Fighting Like Cats and Dogs?

It’s almost Valentine’s Day, and remember when we told you about showing your animal family members some love? Well we figured we had missed something! What about the other animals in the house – especially non-dogs? Do they also show our canines some love?

Many families have both cats and dogs that live together quite happily. It’s pretty easy most of the time, even – most dogs are quite happy to have cats around and let them go about their business without bothering them. There are, of course, many dogs who don’t like cats and many cats who don’t like dogs either. Fortunately, cats are generally able to defend themselves from a curious or energetic dog with a quick paw swipe, which will teach the dog a lesson fairly quickly! As long as your cat has a way to get out of the situation if need be, they’ll be fine. In other words, don’t restrain the cat or force him or her to confront the dog.

Of course, having a well-behaved dog is key here. A dog who goes after the cat all the time without listening to commands to stop or sit will continue terrorising the cat and there’s very little hope of making them get along. Ideally, keep them separated for a while – allow the new pet, whether it is the dog or the cat, to get used to their new environment without the stress of another animal around for a few days. Eventually, give them a separated introduction where they aren’t in the same space but are still visible to one another – particularly if it’s through a gate at first. Let them approach and smell one another briefly, and end the meeting there. Repeat the brief encounters a few times over the course of a couple of days to get the animals comfortable with each other.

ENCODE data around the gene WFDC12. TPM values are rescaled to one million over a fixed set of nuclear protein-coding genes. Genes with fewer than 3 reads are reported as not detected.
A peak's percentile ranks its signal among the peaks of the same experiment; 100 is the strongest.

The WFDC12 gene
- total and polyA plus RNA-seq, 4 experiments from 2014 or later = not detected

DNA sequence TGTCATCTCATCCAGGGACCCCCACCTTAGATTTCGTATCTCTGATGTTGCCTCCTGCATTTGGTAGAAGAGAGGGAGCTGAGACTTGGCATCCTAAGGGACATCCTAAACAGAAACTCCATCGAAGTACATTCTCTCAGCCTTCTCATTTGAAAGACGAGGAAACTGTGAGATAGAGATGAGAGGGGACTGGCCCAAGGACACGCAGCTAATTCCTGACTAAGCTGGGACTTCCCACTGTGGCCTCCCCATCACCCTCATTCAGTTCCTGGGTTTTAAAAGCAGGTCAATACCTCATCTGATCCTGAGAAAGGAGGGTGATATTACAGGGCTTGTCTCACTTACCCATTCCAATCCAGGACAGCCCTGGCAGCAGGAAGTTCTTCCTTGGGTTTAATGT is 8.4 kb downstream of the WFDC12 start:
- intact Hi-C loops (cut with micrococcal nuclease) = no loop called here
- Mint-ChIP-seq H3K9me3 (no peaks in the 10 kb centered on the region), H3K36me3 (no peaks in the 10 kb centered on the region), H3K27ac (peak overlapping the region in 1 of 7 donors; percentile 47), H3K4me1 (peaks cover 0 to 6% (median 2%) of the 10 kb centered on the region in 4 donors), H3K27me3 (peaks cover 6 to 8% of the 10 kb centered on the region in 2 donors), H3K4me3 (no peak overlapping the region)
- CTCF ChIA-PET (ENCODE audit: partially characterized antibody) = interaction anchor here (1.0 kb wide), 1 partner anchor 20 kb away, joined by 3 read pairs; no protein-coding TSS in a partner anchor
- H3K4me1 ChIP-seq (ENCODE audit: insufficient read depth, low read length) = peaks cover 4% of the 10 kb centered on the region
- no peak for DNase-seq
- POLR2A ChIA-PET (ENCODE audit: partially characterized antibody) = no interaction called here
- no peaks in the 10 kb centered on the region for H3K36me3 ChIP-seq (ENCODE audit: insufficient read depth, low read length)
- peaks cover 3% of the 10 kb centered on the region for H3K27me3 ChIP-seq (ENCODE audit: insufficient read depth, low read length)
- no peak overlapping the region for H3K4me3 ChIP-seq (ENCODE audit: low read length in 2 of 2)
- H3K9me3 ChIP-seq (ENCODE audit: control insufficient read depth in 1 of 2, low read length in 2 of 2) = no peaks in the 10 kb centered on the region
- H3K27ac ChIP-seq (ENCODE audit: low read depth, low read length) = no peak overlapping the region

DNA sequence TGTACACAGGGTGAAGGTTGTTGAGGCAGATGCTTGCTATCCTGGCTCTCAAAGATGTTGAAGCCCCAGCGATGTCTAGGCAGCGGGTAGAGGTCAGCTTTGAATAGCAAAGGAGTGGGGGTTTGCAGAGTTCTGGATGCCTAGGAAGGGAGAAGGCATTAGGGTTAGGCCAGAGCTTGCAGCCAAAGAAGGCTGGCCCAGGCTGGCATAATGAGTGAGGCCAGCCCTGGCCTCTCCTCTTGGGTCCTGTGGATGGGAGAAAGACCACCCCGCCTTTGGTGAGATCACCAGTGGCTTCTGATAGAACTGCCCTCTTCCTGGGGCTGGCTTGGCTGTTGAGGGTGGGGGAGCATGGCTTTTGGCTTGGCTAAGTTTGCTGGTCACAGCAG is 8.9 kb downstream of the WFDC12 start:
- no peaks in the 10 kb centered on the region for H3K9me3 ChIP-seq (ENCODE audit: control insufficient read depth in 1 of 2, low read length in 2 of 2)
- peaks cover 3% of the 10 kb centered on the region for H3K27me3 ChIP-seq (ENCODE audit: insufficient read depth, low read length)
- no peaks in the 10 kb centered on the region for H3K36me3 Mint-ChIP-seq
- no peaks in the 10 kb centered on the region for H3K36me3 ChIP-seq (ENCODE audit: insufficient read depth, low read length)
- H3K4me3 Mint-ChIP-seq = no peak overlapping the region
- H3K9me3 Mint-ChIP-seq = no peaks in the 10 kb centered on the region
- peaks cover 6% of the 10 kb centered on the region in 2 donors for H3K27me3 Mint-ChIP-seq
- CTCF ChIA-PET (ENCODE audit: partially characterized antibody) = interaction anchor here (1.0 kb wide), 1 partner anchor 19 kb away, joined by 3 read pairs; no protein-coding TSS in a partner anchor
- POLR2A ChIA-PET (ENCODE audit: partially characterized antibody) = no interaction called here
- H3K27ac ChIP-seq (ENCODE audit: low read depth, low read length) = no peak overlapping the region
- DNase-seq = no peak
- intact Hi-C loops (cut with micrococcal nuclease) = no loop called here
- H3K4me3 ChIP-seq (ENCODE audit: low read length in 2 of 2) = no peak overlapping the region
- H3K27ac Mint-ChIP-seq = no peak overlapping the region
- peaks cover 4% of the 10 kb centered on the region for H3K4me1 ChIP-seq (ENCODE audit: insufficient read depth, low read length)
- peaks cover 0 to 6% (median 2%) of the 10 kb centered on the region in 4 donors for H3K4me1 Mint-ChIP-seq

Smells are very important to animals, especially cats and dogs. A great way to allow the animals to smell each other without them being present is to play with one and then let the other smell your hands. They’ll pick up the scent and learn that the new animal is part of the home.

When you start introducing the pets to one another, there’s a chance that one or both of them will be stressed by the situation. If the cat gets anxious or the dog gets excited, end the encounter for the day there and then. Time and patience are very important here, and they will pay off in the future.

Lastly, your love is going to be the glue that keeps the animals’ bond together. Don’t give one pet more love than the other, especially when you’re with them both. Divide your attention to make sure that conflict doesn’t arise, otherwise you could have a fight on your hands that you won’t have much control over.

In the month of love, is it possible to get all of the humans, dogs, cats and other animals to get along and love one another? We think so!

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